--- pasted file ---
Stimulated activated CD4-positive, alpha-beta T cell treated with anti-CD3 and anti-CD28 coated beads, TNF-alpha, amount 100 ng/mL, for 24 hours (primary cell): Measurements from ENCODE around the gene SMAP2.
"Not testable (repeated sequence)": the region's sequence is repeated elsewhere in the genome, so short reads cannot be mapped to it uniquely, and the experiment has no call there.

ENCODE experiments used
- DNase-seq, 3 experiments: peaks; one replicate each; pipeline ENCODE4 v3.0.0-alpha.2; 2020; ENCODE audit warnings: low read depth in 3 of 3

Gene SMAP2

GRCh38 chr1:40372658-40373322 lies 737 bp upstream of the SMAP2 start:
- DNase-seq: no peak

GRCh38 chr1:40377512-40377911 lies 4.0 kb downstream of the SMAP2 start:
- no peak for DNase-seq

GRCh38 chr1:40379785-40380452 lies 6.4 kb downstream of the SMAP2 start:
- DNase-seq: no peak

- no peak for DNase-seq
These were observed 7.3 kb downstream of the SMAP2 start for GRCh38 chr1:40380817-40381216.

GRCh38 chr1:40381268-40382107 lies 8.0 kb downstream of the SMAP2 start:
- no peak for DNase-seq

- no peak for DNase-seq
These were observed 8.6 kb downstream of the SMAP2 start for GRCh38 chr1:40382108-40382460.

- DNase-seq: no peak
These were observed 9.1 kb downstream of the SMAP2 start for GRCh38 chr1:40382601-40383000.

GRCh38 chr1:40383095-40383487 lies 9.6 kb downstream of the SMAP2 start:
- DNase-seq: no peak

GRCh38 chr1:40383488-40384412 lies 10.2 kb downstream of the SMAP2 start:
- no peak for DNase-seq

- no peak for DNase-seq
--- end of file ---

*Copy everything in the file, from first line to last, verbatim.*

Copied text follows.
Stimulated activated CD4-positive, alpha-beta T cell treated with anti-CD3 and anti-CD28 coated beads, TNF-alpha, amount 100 ng/mL, for 24 hours (primary cell): Measurements from ENCODE around the gene SMAP2.
"Not testable (repeated sequence)": the region's sequence is repeated elsewhere in the genome, so short reads cannot be mapped to it uniquely, and the experiment has no call there.

ENCODE experiments used
- DNase-seq, 3 experiments: peaks; one replicate each; pipeline ENCODE4 v3.0.0-alpha.2; 2020; ENCODE audit warnings: low read depth in 3 of 3

Gene SMAP2

GRCh38 chr1:40372658-40373322 lies 737 bp upstream of the SMAP2 start:
- DNase-seq: no peak

GRCh38 chr1:40377512-40377911 lies 4.0 kb downstream of the SMAP2 start:
- no peak for DNase-seq

GRCh38 chr1:40379785-40380452 lies 6.4 kb downstream of the SMAP2 start:
- DNase-seq: no peak

- no peak for DNase-seq
These were observed 7.3 kb downstream of the SMAP2 start for GRCh38 chr1:40380817-40381216.

GRCh38 chr1:40381268-40382107 lies 8.0 kb downstream of the SMAP2 start:
- no peak for DNase-seq

- no peak for DNase-seq
These were observed 8.6 kb downstream of the SMAP2 start for GRCh38 chr1:40382108-40382460.

- DNase-seq: no peak
These were observed 9.1 kb downstream of the SMAP2 start for GRCh38 chr1:40382601-40383000.

GRCh38 chr1:40383095-40383487 lies 9.6 kb downstream of the SMAP2 start:
- DNase-seq: no peak

GRCh38 chr1:40383488-40384412 lies 10.2 kb downstream of the SMAP2 start:
- no peak for DNase-seq

- no peak for DNase-seq